London Mayor Boris Johnson has disobeyed the Lady Soames Commandment: “Thou shall not say what my father would do today.” May the fleas of a thousand camels infest his pyjamas.
During a Daily Telegraph readers Q&A to launch Johnson’s new book, The Churchill Factor, Telegraph Head of Books Gaby Wood asked the Mayor what “we could take from Churchill today” and whether Islamofascism was an equivalent threat to the Nazis.
Although Mr. Johnson said he did not know whether Churchill would get involved in Iraq, he added: “I think he would have been in favour of air power. I think air strikes but not boots on the ground is my hunch on where he would have been because he wasn’t obsessed with foreign entanglements.”
Well, he was obsessed enough in the 1930s to argue for foreign entanglements (France, Russia, USA) when his country was in danger. But Mr. Johnson’s theory does have some basis in earlier history. During the 1920s Churchill favored air power not troops to quell rebellious tribesmen in Iraq. Of course, air power and “boots on the ground” were rather more primitive operations ninety years ago, and the situation is not at all congruent—which is why Mary Soames always emphasized her Commandment.
If you want to consider what Churchill thought then, you are cordially invited to do so. Whether it has any application now you’ll have to decide for yourself:
There is something very sinister to my mind in this Mesopotamian entanglement….[We seem] compelled to go on pouring armies and treasure into these thankless deserts….Week after week and month after month for a long time to come we shall have a continuance of this miserable, wasteful, sporadic warfare, marked from time to time certainly by minor disasters and cuttings off of troops and agents, and very possibly attended by some very grave occurrence. (Unsent letter to Prime Minister Lloyd George, 31 August 1920.)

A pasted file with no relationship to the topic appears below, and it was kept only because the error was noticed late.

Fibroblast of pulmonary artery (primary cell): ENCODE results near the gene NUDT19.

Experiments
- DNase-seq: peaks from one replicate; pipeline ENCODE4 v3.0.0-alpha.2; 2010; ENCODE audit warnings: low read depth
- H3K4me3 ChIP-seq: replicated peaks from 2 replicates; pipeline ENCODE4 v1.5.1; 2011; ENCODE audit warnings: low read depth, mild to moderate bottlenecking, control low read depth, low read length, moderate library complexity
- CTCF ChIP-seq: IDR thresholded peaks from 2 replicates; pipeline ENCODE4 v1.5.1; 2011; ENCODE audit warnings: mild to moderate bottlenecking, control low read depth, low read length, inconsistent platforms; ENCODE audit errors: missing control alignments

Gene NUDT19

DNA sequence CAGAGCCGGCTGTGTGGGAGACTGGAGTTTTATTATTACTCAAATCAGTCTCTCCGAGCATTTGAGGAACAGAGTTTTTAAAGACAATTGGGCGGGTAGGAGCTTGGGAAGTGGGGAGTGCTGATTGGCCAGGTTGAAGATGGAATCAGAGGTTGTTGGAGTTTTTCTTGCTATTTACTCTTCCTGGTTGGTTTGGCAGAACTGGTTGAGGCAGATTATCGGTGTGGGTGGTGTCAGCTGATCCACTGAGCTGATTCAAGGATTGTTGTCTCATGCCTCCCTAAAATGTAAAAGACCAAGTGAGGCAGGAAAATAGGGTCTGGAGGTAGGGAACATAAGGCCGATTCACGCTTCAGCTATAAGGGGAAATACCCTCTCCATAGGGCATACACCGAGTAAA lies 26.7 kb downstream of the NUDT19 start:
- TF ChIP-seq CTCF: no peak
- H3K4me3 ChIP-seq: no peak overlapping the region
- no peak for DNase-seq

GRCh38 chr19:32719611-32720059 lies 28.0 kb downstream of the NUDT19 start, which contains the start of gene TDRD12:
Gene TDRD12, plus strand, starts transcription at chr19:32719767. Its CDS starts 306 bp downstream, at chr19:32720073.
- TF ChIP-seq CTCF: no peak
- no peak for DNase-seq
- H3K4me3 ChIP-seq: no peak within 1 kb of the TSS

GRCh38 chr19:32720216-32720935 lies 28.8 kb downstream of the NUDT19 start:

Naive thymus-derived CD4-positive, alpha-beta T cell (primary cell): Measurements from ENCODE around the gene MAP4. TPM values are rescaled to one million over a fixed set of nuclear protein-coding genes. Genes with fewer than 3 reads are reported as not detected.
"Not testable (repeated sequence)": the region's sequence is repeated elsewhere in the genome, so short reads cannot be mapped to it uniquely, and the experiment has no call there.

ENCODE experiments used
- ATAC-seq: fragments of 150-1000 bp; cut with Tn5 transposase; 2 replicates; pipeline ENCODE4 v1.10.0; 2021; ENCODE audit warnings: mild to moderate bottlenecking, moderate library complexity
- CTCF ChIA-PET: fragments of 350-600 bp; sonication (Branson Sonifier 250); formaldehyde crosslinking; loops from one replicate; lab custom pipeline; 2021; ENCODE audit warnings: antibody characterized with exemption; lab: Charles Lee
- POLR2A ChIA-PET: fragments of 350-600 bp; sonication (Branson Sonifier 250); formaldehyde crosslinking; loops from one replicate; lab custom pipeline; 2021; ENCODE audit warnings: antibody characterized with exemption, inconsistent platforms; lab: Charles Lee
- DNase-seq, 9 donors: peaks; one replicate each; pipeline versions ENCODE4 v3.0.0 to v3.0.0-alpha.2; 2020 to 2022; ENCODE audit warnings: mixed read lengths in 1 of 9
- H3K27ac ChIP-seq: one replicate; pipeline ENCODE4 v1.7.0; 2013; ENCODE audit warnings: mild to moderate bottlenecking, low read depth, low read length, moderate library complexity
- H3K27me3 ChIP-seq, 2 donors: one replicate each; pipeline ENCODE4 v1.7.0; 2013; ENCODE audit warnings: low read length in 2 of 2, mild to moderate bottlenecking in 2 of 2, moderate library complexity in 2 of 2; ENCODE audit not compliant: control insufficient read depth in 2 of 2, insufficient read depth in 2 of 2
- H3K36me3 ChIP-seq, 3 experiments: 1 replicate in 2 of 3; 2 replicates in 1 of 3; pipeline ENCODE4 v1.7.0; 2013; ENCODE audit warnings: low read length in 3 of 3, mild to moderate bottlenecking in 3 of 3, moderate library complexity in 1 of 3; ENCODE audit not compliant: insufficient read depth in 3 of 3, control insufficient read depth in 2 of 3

We are paying eight millions a year [£200 million today] for the privilege of living on an ungrateful volcano out of which we are in no circumstances to get anything worth having. (Ditto, 1 September 1922.)
If you want a bit of general Middle East philosophy that might be worth considering, I recommend my personal favorite, to his Private Secretary in 1958:
The Middle East is one of the hardest-hearted areas in the world. It has always been fought over, and peace has only reigned when a major power has established firm influence and shown that it would maintain its will. Your friends must be supported with every vigour and if necessary they must be avenged. Force, or perhaps force and bribery, are the only things that will be respected. It is very sad, but we had all better recognise it. At present our friendship is not valued, and our enmity is not feared. (Anthony Montague Browne, Long Sunset, 166-67.)
Colorful politicians willing to say what they really think are rare prizes and Mr. Johnson is one. But publishing a book on Churchill doesn’t convey the right to judge what he would do nowadays. The answer his late daughter always gave when people said such things was: “How do you know?”